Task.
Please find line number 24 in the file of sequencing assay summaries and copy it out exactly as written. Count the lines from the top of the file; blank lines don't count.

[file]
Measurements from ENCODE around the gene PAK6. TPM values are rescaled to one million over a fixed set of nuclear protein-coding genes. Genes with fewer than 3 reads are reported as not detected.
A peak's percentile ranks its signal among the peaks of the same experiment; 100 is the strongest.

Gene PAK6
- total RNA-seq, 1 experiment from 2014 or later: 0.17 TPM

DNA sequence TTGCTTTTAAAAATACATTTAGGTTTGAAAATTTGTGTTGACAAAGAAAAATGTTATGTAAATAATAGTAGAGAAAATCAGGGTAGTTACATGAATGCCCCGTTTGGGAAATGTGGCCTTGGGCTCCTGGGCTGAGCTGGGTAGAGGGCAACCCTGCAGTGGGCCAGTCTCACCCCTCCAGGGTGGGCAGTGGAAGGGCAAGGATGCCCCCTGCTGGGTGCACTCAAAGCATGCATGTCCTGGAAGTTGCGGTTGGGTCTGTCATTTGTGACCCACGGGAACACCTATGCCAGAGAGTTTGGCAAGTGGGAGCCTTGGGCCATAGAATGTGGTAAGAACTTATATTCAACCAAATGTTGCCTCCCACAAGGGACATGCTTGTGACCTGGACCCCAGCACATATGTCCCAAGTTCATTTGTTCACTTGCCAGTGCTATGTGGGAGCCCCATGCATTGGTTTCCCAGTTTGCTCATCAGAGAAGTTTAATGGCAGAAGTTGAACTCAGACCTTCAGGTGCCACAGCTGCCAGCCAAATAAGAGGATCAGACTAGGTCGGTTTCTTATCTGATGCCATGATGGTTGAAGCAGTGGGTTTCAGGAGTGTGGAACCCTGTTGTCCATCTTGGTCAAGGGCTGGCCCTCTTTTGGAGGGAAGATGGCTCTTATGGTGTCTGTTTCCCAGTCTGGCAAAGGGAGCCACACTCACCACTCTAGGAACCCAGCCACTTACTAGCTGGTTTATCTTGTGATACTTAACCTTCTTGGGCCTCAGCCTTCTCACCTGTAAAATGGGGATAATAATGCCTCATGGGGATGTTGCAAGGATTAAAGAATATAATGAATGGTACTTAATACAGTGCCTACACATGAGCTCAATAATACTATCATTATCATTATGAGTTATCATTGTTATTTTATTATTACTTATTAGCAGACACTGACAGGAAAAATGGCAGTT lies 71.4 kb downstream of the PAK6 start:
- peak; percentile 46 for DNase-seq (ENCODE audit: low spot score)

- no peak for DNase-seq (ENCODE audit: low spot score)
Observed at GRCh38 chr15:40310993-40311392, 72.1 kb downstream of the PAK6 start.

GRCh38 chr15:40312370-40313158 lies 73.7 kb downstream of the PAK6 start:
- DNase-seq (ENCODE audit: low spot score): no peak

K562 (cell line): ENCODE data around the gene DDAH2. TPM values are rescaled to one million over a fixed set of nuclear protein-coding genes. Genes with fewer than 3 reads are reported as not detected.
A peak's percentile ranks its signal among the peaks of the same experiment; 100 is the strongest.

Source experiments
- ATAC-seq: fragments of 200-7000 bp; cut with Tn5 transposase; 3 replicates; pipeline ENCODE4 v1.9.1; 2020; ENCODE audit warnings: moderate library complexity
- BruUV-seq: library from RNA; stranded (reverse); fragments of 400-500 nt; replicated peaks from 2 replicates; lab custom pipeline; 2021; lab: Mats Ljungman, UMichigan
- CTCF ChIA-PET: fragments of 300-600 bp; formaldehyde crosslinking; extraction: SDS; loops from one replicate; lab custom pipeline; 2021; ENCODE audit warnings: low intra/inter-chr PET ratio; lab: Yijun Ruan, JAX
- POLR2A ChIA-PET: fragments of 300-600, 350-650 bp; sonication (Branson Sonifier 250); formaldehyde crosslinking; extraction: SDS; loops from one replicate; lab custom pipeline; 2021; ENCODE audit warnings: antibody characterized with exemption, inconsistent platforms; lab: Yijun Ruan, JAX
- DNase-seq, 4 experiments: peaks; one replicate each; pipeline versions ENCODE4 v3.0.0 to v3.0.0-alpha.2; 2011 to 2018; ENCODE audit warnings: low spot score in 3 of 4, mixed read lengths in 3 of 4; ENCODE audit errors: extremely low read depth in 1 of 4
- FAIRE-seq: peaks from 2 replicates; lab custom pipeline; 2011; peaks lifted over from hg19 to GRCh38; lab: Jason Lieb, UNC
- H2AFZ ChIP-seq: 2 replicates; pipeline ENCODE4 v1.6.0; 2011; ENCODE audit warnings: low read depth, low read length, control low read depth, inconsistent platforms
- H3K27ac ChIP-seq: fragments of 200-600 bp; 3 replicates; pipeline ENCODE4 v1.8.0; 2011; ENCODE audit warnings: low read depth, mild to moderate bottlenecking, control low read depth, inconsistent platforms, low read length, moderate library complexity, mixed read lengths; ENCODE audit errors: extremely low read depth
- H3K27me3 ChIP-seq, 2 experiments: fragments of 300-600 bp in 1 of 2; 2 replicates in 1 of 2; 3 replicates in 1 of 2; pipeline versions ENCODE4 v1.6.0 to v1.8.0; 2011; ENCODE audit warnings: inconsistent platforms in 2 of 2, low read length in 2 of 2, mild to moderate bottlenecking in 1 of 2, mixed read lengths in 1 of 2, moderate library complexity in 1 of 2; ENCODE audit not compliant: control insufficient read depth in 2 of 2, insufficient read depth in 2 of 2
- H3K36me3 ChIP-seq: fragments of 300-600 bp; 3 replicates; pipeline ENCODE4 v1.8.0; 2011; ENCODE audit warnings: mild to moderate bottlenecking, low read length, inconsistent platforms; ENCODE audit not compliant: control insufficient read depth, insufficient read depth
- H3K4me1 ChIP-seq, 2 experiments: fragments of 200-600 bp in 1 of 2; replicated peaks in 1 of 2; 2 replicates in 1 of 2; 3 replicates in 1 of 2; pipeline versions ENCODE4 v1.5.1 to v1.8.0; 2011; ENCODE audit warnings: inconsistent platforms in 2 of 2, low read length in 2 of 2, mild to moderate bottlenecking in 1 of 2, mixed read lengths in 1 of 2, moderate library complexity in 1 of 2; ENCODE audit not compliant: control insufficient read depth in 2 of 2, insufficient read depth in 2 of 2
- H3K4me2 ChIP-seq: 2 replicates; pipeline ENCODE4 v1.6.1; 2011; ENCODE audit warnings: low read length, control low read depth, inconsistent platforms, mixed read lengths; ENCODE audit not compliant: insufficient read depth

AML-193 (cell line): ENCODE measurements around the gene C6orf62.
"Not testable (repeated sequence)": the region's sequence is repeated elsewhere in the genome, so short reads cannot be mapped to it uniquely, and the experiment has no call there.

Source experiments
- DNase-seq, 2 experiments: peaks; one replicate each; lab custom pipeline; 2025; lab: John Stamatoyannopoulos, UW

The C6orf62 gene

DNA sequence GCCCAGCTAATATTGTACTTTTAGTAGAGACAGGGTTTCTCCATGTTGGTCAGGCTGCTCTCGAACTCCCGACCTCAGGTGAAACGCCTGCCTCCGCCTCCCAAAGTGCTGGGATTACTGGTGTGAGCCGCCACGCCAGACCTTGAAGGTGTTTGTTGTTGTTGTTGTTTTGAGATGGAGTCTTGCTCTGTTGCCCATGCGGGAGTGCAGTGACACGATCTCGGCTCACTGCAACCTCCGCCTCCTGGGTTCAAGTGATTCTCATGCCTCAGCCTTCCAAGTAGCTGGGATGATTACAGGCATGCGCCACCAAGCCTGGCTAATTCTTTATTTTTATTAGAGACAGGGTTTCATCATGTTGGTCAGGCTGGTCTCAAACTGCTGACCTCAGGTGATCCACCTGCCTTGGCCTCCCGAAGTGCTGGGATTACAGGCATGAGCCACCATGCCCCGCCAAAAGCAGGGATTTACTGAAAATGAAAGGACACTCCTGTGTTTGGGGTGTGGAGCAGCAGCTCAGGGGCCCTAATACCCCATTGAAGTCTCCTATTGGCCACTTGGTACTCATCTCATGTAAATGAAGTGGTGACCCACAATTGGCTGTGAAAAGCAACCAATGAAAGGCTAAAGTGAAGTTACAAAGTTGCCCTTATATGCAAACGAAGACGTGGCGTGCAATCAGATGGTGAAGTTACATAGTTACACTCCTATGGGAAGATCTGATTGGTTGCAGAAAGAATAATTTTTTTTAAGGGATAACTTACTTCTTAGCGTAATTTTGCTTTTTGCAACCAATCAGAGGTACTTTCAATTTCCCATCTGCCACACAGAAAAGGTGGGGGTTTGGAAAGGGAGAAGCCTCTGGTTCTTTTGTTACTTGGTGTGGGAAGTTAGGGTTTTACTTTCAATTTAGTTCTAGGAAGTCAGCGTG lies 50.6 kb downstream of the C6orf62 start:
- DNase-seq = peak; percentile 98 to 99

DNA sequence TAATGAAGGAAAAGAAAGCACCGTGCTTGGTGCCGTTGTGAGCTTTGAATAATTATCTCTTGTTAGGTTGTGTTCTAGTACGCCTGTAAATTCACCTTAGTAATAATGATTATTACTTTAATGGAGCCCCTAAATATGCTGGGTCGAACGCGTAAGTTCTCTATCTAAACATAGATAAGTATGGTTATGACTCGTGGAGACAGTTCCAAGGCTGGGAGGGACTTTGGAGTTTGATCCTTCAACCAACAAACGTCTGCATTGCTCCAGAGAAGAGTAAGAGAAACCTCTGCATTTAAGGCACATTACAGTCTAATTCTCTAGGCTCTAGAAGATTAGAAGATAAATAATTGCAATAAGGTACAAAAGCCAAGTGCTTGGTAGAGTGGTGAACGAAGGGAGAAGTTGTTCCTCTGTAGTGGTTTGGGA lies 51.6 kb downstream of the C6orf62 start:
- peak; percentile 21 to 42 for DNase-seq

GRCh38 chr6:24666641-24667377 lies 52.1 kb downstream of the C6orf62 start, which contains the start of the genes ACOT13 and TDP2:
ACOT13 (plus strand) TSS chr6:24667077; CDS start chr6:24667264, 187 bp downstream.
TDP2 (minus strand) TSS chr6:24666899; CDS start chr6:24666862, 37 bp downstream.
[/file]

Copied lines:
- H3K4me1 ChIP-seq, 2 experiments: fragments of 200-600 bp in 1 of 2; replicated peaks in 1 of 2; 2 replicates in 1 of 2; 3 replicates in 1 of 2; pipeline versions ENCODE4 v1.5.1 to v1.8.0; 2011; ENCODE audit warnings: inconsistent platforms in 2 of 2, low read length in 2 of 2, mild to moderate bottlenecking in 1 of 2, mixed read lengths in 1 of 2, moderate library complexity in 1 of 2; ENCODE audit not compliant: control insufficient read depth in 2 of 2, insufficient read depth in 2 of 2